Women attacked in Cologne don't deserve to be political pawns

Hundreds of women were sexually assaulted in Cologne, Germany on New Year's Eve. Now they're being used in the growing debate over European refugees.

Women in Cologne are being treated like political pawns.

Photo, Nestor Galina/Flickr.

On New Year’s Eve, as they do every year, revellers took to the streets of Cologne, Germany, surrounding the central train station and filling the public square next to the city’s famous cathedral. This year, though, the celebrations took a horrible turn, as groups of young men, as many as 1,000 in total, targeted women for attack. They trapped them in the crush of the crowds, then grabbed at their bodies, tore at their clothes and stole their cell phones and wallets.

The assaults were terrifying. One woman trying to flee described being touched about 100 times. “I felt a hand on my bottom, then on my breasts, then I was groped everywhere,” she told a German newspaper. Another had her underwear ripped from her body. At least one woman has reported being raped. The police were both overwhelmed and ineffectual; an official report of the crowd control efforts by police that night stated that too few officers were on the scene, and the ones who were present “reached the limits of their abilities pretty quickly.” German authorities say that of the 561 criminal complaints filed to date, nearly half involve some kind of sexual offence.

According to victims’ statements and eyewitness reports, the suspects are “almost exclusively” migrants, from nations in the Middle East, North African and Eastern Europe. Similar attacks, though smaller in scale, were also reported in other German cities that same night. As a result, Germany’s open-door policy to refugees has been denounced by those who are hostile to outsiders or who feel the country cannot absorb more newcomers. (Last year, an estimated 1.1 million asylum seekers arrived in Germany; the country has not placed a limit on the number of people from Syria it will accept.)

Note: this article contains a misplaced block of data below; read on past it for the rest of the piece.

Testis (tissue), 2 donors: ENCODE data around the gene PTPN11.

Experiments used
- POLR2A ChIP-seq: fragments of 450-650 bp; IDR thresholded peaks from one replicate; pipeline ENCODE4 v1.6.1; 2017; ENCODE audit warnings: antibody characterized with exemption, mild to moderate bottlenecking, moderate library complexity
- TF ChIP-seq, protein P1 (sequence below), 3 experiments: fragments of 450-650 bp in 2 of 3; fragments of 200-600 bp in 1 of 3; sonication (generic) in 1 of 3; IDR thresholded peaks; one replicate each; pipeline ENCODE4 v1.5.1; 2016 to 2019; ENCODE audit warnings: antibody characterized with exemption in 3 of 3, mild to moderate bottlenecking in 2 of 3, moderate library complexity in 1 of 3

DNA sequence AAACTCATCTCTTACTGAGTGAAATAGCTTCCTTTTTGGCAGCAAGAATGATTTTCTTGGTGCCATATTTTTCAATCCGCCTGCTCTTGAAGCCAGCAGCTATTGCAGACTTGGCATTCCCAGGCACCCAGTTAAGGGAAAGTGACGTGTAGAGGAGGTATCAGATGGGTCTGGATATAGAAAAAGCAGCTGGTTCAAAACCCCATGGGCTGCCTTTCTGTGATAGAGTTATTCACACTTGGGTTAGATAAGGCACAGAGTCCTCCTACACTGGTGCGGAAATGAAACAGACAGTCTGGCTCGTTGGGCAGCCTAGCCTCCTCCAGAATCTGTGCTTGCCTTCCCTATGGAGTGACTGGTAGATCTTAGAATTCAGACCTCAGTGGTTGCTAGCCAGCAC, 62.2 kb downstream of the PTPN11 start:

At the extreme end of this response was a recent protest by the anti-immigration and anti-Muslim group PEGIDA, where marchers threw beer bottles and rocks at police. And in separate incidents, vigilante mobs have targeted Pakistanis, Syrians and Guineans in retaliation attacks and beatings. More moderate critics of Chancellor Angela Merkel have adopted a smug tone, suggesting her government was asking for it: What did they expect, inviting all these strangers into the country? (Germany has since changed its laws to make the deportation of criminals easier.)

Meanwhile, those on the other side of the issue appear to be downplaying the New Year’s Eve assaults for fear of furthering xenophobia. Cologne’s pro-refugee mayor — who was stabbed in October by a man opposed to Germany’s immigration policies — responded to the sexual assaults by suggesting that women adopt a code of conduct that includes keeping an arm’s length distance from unfamiliar men in public and not walking alone at night. (Her ideas have not gone over well.)

Related: Canadian Muslim women fear for their safety

You might wonder where the women who were attacked figure into this. Not much at all, other than serving as a pawn for the anti-refugee movement and an inconvenience for the pro-immigration one. If only sexual violence could be eradicated simply by walking in groups, or rounding up those of a particular ethnicity. The women who were assaulted deserve thoughtful action and real justice, not vigilantism or victim blaming. And it needs to be remembered that many of those seeking asylum have been victims of sexual violence, too. The United Nations has reported that migrant women and children are particularly vulnerable to sexual assault while in transit and in refugee camps. If Germany closes its borders, what happens to them?

Back in September, powerful images and stories of Germans welcoming asylum seekers went viral: children giving candy and toys to Syrian kids arriving at bus and train stations with their exhausted parents, and hundreds of Berliners opening up their apartments to strangers when temporary shelters filled. These acts of decency and compassion were a counter to the horrors and crimes of Germany’s not-so-distant past, as well as an effort to forge a more pluralistic, peaceful and economically sound future. (Germany’s actions are not merely altruistic: For all the far right’s efforts to shut out migrants, the country has a declining birthrate and it needs an influx of immigrants to survive.)

That tolerant, progressive vision of Germany remains possible, of course. There’s a recent, powerful image that continues to offer hope. It’s of a female protestor at a march in solidarity with the women who were assaulted on New Year’s Eve. She carries a placard that reads, “Gegen Seximus, Gegen Rassimus”—“Against sexism, against racism.”

More columns by Rachel Giese:
Sorry, but women should not be sorry about saying sorry
What we need to learn from the life and death of Tina Fontaine
The Trudeau “nannygate” controversy is just plain childish

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